Posted by Ian Ballantine on Sep 09, 2020
My family history on my mother’s side is interesting, I am sure that her mother’s side of the family would have a story to tell and I know some of it... I remember vividly my great grandmother talking about her youth in Wagga Wagga and hearing the aborigines at corroboree in the distance, but my memories are not detailed and would need to be substantiated and I am not inclined to do the long hours to research required to compile the history ...however on my mother’s fathers side her cousin has been prolific and detailed in her research, so I submit the following
John Gray & Elizabeth Gray (Nee Killett)
The Gray story begins so far as this country is concerned, with the birth of one John Gray in England about the year 1762. Not a great deal is known about his early life except that he joined the Army and saw service as a private in the 26th Regiment.
When he was 32 he fell foul of the Law in a country which at that time was in turmoil of social upheaval. Crime and poverty were both rampant. In addition there was a penal code which by no stretch imagination could be considered just or humane. The celebrated English jurist Sir William Blackstone pointed out in 1760 when John Gray was two years old, that there were no less than 160 felonies punishable by death. These ranged from the obvious ones of murder and rape to such minor misdemeanours as stealing a letter or being found begging if a soldier or a sailor.
By this time the Penal settlement at Botany Bay was already six years old and four years later, in 1798, John Gray was sent on a six months journey across the seas on the "Barwell" to serve out his sentence in Australia.
John Gray was found guilty of feloniously receiving a quantity of goods the property of Mr Samuel Doubleday in the Market place knowing the same to be feloniously stolen was made a Capital Offence for which he received Sentence of Death.
Ann Gray wife of the said John Gray and James Price charged as his accomplices were acquitted."
A number of other prisoners were tried and sentenced on the same day. John Gray just happened to be first. Towards the end of the report was this one :Richard Crop, convicted of manslaughter, in killing and flaying John Naylor, of the above city was fined one shilling and discharged." Interesting Priorities!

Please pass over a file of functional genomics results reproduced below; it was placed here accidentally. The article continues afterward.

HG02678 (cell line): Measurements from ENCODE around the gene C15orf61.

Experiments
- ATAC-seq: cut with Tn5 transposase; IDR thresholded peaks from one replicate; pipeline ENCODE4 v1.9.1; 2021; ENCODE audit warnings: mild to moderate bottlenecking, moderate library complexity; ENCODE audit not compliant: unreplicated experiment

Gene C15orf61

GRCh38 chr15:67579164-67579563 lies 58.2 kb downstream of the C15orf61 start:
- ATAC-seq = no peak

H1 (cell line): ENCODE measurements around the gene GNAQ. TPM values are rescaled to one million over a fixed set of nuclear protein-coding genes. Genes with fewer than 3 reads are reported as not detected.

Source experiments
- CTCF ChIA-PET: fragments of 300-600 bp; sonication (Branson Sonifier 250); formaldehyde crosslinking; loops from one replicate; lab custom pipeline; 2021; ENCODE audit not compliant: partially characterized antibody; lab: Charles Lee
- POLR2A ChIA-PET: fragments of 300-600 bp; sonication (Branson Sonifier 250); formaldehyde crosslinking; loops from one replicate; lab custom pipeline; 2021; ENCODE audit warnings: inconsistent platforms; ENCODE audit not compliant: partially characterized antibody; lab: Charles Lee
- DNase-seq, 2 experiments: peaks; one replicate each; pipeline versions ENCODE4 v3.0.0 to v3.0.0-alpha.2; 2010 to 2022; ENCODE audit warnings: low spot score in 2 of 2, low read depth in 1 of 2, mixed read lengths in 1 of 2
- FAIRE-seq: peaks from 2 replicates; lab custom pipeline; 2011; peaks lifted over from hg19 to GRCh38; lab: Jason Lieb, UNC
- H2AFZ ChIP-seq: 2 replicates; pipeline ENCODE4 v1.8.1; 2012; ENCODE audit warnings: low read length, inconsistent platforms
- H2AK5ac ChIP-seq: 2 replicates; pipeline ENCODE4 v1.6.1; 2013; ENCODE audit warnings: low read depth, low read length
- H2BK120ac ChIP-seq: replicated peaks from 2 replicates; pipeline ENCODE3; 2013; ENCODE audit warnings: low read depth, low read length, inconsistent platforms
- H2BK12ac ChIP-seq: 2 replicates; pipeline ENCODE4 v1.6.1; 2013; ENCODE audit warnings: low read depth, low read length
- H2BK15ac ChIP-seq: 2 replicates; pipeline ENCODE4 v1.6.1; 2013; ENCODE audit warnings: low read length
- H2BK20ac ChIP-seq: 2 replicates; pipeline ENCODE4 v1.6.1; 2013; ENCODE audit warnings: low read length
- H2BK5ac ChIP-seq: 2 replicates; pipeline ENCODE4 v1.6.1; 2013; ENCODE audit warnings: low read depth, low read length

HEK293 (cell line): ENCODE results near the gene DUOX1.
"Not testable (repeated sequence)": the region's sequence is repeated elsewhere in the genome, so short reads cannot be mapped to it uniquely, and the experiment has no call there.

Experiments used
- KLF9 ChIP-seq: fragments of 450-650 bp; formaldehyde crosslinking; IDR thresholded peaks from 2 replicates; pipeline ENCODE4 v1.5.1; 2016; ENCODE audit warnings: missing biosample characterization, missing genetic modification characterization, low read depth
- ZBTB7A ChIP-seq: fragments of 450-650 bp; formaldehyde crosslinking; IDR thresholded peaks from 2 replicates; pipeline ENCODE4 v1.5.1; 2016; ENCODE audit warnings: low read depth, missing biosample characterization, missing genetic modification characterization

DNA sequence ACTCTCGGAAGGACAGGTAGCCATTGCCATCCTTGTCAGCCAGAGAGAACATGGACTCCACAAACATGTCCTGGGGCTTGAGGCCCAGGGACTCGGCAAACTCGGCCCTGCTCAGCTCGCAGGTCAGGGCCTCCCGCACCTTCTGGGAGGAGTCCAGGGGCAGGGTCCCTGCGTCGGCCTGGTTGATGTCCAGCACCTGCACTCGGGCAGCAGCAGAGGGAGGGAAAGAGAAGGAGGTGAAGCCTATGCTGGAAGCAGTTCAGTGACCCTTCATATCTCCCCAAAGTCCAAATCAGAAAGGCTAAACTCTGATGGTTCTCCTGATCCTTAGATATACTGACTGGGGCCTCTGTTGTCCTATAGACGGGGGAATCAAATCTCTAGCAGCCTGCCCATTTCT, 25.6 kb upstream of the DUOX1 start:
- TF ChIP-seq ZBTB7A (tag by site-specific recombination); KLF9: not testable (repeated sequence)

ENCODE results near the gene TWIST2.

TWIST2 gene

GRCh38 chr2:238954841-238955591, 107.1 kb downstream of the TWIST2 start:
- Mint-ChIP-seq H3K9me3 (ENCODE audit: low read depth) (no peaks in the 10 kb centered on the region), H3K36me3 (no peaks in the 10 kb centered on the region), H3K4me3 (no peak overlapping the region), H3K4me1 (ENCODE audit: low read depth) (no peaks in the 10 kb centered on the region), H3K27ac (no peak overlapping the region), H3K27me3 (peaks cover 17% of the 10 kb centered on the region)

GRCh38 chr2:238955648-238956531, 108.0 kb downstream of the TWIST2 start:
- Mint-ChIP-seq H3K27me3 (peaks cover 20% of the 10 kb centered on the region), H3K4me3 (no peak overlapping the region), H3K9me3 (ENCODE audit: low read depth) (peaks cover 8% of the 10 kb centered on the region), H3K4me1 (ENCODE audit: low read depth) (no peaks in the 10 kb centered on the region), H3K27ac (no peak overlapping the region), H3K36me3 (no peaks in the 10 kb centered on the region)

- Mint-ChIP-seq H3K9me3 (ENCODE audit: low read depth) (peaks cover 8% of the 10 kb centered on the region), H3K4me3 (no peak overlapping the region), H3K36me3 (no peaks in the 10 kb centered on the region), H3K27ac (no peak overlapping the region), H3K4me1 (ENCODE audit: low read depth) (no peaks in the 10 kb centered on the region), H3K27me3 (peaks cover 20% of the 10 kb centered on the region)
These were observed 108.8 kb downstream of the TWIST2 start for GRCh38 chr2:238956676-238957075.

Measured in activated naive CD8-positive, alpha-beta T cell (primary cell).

Many believe that Elizabeth Killett was the daughter of Robert and Mary Killett (nee Lighten) of Norwich, England and believe her to have been born on the 17th February 1775 and Baptised 18th February, 1775 at St. Andrews Church, Norwich.
However, in a letter written by Elizabeth on the 2nd May, 1867 she gives her date of birth as 28th April, and says it is her 89th birthday (1778). She makes reference to her age in three other letters, but as she is old and confused by this time the year of her birth is variously 1779, 1775 and two references which calculate out to 1778.
The first record which connects Elizabeth to Australia is recorded at South Western Circuit, Suffolk that Elizabeth Killett of the Parish of Bradwell, single woman in the dwelling of John Crow, on the 27th day of April in the fourtieth year of the Reign of the Sovereign did steal and take and carry away Bank and Pound Notes. Sentence, Seven Years... 31st July 1800 at Suffolk. She was nineteeen (19) years of age. She arrived in Australia on 14th December 1801
How John and Elizabeth met we do not know, but obviously they were both exemplary and well behaved convicts because they were free to marry in 1803 in St John's Church Parramatta, with the ceremony being performed by that pioneer Anglican clergyman the Rev Samuel Marsden.
(this from The Women of Botany Bay by Portia Robinson)
“Elizabeth Killett was an example of the successful “convict” business women of New South Wales. She was tried in Suffolk 1800 at the age of nineteen and transported to Botany Bay on the Nile. She married John Gray two years later. In 1818 her husband the assistant Clerk of the Market in Sydney was drowned. The Sydney Gazette reported  “He was much respected as an old inhabitant of the colony, and has left his wife and seven children to lament his premature destiny”. Three weeks later her son John Gray is appointed to his father’s position. By the next year his widowed mother was Lessee of the Tolls of the Sydney Market and continued to hold the spirit licence. In 1820 she petitioned Macquarie for the continuation of her licence...she is the person who at present holds the Market at Sydney together with the Market House. Licensed for the Accommodation of Settlers’ and Others. This ex convict women received her Spirit and Beer Licence for the Macquarie Arms in George Street, as well as being appointed Poundkeeper. As clerk of the Market she was responsible for public notices for alteration of market days and for payment to the Police Fund for Market Duties often in excess of 150 pound. Elizabeth Killett was one of the women that become vitally involve in and responsible for economic ventures in New South Wales”
 In 09/09/1820  the following  "To be SOLD BY PRIVATE CONTRACT, all that valuable PIECE of GROUND, with the Buildings erected thereon, situated and being No. 62 George Street, Sydney, the present Residence of Elizabeth Gray. The situation of these Premises are well known, being contiguous to the Market Place and in the Public Street and possessing the Advantage of a Licence.
 In 05/05/1821    Grant of land given to Elizabeth Gray of 50 acres at Bathurst. Grant signed by L. Macquarie.
22/10/1875    Elizabeth Gray died at Myrtle Street, Darlington. Cause of death was given as exhaustion.
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